Which Light Is BEST for the Coral in Your Reef Tank?
As a beginner, choosing equipment for your new reef aquarium can be a little intimidating because of the sheer volume of options and varying price points. You want something within your budget but are also not willing to sacrifice quality and usability.
Aquarium lighting certainly falls into this arena and even more so because you're keeping a reef aquarium. Reef aquariums contain photosynthetic corals that rely upon light to survive. In order to make the best decision for your reef tank, it's important to understand what it takes to support a reef aquarium and get the features you will need to be successful.
What Makes A Reef Tank Light
- PAR: The light must emit sufficient PAR - Photosynthetic Active Radiation to support photosynthesis within the coral. PAR is how we measure the quantity of light that is usable by the corals. Not enough PAR and the corals cannot photosynthesize.
- Spectrum: The light must produce a sufficient spectrum to support photosynthesis within the coral. Spectrum is the colors of light measured in wavelengths. Corals require a particular spectrum of light that is heavy in the blue wavelengths to photosynthesize correctly.
Types of Reef Aquarium Lighting
There are technically four different types of lighting technologies available for saltwater hobbyists to use over a reef tank. In recent years, LED lighting is dominating the scene for a variety of reasons but most notably the efficiency and advanced controls that LED offers to hobbyists.
- Metal Halide: The original gold standard of reef aquarium lighting, they produce a very natural spectrum, look great, and provide plenty of PAR to grow any type of coral. The downside is they are bulky and emit a ton of heat which can be problematic over an aquarium.
- T5 High-Output Fluorescent: These are skinny fluorescent tubes that have a higher output compared to your standard fluorescent shop lights but use similar technology. They produce a very even spread of light that covers the tank very effectively and you can mix and match the various bulb colors to produce a successful spectrum. They don't produce as much heat as metal halide lamps either which is a bonus. The downside is the bulbs need to be replaced annually which drives up the operating costs.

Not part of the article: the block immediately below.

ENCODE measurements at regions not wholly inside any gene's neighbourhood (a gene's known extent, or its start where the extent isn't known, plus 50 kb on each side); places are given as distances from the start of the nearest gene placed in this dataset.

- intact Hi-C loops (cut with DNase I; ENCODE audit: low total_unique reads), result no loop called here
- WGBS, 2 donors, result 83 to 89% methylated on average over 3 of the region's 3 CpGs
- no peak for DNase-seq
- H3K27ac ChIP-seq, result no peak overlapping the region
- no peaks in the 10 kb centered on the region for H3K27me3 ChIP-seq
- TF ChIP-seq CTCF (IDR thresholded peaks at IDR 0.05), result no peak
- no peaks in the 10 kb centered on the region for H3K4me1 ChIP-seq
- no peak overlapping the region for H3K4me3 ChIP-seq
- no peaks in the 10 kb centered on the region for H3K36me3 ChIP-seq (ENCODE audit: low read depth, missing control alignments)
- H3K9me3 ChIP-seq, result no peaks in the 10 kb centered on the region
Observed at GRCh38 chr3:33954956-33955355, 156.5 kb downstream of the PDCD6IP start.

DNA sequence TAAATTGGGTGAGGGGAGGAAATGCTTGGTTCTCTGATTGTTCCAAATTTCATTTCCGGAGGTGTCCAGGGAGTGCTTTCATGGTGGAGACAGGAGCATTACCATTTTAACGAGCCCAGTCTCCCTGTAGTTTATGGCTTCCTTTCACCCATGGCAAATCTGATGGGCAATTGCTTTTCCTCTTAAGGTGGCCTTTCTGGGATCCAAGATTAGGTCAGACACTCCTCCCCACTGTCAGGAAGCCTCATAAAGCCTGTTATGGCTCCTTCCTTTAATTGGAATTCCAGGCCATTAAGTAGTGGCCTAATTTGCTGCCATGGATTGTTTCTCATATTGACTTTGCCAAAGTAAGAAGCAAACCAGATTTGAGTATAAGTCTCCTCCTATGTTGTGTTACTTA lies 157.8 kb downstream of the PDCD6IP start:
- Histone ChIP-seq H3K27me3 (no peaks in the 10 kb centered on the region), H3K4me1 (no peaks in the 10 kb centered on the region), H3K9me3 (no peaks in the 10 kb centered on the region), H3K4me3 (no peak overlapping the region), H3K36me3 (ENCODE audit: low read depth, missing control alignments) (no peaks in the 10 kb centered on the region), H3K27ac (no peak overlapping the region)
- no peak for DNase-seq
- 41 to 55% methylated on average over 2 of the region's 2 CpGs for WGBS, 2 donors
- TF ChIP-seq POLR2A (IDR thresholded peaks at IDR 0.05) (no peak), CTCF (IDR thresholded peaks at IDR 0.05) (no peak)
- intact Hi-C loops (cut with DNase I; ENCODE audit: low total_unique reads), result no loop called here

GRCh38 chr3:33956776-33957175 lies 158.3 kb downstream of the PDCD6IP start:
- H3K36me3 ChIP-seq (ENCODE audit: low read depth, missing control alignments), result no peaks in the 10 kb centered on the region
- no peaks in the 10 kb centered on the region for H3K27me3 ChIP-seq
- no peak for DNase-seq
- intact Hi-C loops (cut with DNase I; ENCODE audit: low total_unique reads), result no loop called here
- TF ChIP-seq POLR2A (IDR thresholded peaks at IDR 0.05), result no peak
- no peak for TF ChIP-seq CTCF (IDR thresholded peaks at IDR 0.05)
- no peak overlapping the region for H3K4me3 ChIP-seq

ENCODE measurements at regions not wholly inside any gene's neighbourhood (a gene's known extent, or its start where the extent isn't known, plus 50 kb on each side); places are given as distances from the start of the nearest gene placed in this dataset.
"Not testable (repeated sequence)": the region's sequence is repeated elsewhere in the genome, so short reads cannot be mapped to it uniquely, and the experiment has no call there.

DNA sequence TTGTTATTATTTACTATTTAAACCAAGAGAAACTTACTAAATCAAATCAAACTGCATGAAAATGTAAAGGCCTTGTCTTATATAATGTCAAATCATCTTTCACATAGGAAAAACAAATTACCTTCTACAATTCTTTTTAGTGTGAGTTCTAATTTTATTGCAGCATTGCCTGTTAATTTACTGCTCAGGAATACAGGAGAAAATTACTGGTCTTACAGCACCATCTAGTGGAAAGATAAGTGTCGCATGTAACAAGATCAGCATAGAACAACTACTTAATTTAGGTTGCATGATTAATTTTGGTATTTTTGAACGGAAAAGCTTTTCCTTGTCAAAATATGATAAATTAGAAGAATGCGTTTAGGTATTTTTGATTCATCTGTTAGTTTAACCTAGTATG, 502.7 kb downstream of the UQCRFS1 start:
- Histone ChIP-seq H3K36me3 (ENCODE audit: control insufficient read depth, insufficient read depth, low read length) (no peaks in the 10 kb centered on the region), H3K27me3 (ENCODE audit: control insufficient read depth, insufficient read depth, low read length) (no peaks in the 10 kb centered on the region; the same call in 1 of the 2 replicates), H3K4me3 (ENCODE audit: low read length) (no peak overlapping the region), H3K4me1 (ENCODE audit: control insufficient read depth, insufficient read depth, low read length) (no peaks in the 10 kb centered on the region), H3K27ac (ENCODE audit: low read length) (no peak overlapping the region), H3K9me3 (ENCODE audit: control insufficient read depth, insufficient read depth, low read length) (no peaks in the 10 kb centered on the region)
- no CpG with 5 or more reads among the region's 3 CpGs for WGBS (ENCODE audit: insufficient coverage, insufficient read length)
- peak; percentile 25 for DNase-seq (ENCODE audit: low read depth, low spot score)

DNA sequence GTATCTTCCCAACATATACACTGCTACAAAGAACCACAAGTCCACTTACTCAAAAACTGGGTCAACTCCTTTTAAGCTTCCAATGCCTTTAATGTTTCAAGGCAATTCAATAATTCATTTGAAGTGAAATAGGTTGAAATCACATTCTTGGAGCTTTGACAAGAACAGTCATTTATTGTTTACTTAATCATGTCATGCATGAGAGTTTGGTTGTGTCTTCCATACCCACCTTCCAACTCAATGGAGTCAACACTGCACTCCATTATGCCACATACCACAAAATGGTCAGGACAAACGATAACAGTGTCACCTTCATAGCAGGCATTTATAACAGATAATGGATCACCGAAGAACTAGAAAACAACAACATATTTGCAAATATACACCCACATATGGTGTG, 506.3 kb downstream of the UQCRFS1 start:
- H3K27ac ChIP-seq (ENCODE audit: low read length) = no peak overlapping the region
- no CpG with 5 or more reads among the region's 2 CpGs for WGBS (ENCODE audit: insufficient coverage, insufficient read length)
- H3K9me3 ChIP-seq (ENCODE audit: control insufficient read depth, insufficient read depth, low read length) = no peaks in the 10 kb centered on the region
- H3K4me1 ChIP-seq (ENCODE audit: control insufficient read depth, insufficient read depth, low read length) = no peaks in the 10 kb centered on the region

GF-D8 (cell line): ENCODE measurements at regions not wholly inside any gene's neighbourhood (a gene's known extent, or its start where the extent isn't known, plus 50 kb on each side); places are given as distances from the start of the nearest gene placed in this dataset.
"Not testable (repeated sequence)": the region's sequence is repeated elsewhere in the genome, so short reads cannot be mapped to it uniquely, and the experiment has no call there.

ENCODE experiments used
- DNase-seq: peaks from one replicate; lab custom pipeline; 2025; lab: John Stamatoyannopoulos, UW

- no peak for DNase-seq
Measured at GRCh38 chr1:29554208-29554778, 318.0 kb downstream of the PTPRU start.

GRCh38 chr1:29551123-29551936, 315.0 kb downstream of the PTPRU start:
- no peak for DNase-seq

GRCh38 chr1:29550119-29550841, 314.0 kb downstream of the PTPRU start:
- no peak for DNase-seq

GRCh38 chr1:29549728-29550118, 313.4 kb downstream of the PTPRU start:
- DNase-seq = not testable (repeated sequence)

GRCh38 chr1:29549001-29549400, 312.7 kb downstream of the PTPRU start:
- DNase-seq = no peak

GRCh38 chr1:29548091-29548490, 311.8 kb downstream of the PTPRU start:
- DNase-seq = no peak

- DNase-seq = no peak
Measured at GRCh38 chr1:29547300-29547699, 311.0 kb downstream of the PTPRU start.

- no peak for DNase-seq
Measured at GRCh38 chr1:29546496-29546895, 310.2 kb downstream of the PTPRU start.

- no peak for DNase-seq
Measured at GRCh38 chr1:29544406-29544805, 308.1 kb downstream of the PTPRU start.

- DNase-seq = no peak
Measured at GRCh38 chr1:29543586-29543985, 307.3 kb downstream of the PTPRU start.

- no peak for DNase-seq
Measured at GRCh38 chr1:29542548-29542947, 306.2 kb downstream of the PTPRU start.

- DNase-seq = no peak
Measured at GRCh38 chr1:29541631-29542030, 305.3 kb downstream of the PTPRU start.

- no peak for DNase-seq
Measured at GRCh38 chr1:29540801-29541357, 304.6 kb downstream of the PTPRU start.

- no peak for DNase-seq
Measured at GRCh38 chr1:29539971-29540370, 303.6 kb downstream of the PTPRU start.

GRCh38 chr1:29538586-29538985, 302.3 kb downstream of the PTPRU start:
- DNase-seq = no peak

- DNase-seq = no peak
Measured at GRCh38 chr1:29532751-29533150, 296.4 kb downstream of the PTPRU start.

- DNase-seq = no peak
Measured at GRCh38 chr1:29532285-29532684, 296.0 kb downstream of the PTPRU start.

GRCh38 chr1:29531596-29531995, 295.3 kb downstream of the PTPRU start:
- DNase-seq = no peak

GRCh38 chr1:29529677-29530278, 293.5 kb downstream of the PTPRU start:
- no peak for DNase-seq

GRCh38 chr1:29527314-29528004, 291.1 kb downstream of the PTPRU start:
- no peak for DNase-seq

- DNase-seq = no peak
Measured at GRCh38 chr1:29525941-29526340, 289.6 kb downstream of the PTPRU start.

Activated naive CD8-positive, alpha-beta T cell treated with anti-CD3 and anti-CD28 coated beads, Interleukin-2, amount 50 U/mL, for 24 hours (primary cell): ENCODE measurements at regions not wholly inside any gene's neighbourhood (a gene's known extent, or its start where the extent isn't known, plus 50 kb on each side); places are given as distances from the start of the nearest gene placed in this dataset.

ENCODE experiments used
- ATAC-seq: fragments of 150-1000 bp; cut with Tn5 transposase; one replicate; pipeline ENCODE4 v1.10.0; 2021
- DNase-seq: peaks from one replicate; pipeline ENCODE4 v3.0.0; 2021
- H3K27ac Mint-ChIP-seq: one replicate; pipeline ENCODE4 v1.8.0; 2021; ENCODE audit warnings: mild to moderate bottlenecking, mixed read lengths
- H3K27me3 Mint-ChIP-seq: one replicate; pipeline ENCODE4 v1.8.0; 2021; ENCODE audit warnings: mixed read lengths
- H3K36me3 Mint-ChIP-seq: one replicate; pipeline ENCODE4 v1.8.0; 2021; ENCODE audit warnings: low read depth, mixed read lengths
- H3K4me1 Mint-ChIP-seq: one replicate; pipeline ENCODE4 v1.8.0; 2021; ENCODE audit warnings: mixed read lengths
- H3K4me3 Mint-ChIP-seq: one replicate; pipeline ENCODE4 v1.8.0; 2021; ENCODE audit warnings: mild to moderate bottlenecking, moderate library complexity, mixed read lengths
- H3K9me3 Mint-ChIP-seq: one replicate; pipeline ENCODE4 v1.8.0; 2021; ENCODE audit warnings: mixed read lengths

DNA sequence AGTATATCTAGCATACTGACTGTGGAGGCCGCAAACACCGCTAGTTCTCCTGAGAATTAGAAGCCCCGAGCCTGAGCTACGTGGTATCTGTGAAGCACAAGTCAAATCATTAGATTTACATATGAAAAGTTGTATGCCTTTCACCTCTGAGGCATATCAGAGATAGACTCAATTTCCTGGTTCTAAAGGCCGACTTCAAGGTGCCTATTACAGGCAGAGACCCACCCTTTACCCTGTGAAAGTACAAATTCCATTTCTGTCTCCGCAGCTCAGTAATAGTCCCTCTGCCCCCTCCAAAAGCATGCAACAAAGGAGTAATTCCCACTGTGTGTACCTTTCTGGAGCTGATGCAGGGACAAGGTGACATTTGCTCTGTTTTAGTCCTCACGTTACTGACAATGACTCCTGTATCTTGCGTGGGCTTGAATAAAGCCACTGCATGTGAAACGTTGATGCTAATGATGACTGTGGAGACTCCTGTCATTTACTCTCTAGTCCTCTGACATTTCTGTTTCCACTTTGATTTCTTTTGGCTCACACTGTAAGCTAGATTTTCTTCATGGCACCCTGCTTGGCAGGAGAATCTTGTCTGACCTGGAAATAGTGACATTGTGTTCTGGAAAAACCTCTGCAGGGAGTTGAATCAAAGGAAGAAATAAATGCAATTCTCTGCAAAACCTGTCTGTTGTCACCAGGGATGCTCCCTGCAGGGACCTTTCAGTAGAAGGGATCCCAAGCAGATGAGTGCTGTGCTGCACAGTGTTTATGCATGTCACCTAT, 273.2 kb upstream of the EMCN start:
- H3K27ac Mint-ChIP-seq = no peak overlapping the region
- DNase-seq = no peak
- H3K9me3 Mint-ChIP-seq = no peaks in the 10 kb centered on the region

- LEDs: Light Emitting Diodes are the most popular choice because they are compact, very efficient in terms of electricity consumption, and produce minimal to no heat. They also will last many years without diminishing output and give the user advanced control options that are not possible with other types of lighting. Many modern LEDs can be paired with your smartphone which allows you to set schedules, change the spectrum & intensity, and even produce lunar lighting and weather effects. The downside is the coverage and aesthetic they create in your tank can vary dramatically so choosing the lights wisely is important.
- Hybrids: This is when hobbyists use a combo of lighting technologies, most often LEDs and T5 fluorescents. The benefit here is you get the coverage and extra PAR from the T5 tubes combined with the efficiency, power and control of the LEDs. Hybrids are really one of the most effective ways to successfully illuminate a reef tank but can be pricey.
How to Choose the Right Light
When shopping for reef tank lights on our website, you will be faced with more than 200 different options but thankfully you can narrow things down pretty quick. First, get the idea of metal halide lighting out of your head because it really is just a dated technology. There are simply much better options between the LEDs and T5 options.
- Align with Tank Goals: You need to choose a light that is suitable for a reef aquarium. This will be advertised by the manufacturer which will often provide PAR/Spectrum data as well as give you the appropriate coverage area. Soft corals and LPS corals don't require as much light as SPS corals so the ability to produce higher PAR values is important for those planning to keep predominately SPS corals. As a first-time tank owner, you are likely shooting for a mixed reef with a little of everything.
- Fits Your Tank Dimensions: The light(s) must effectively cover your tank's dimensions. For example, a 24" cube tank will likely only require a single LED fixture whereas a 72" x 24" aquarium will need 3-4 LED fixtures or more. Reference the manufactures information for coverage area to know for sure.
- Be Sure It Has a Suitable Mounting Option: The light must be mounted over your tank and some LEDs have limited mounting options. Just be sure to consider how you want to mount the light and choose something that can accommodate those needs.
LEDs certainly dominate the market and can be a great choice for a beginner. Choose from one of the major lighting manufacturers and you should be successful as long as you follow the guidance of those that came before you. Take advantage of the provided presets and don't stray from what has proven to be successful. With the advanced control of LED lights comes the responsibility to tune the output and spectrum correctly.
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T5s have a few advantages for first-time tank owners and may very well be a better choice over an LED. You won't have to worry about setting the spectrum or tuning the output, just choose a fixture that matches your tank length, install the bulbs, and put the fixture on a timer. This will 100% give you the right spectrum and output to support coral growth without the need to fuss with any kind of controls.
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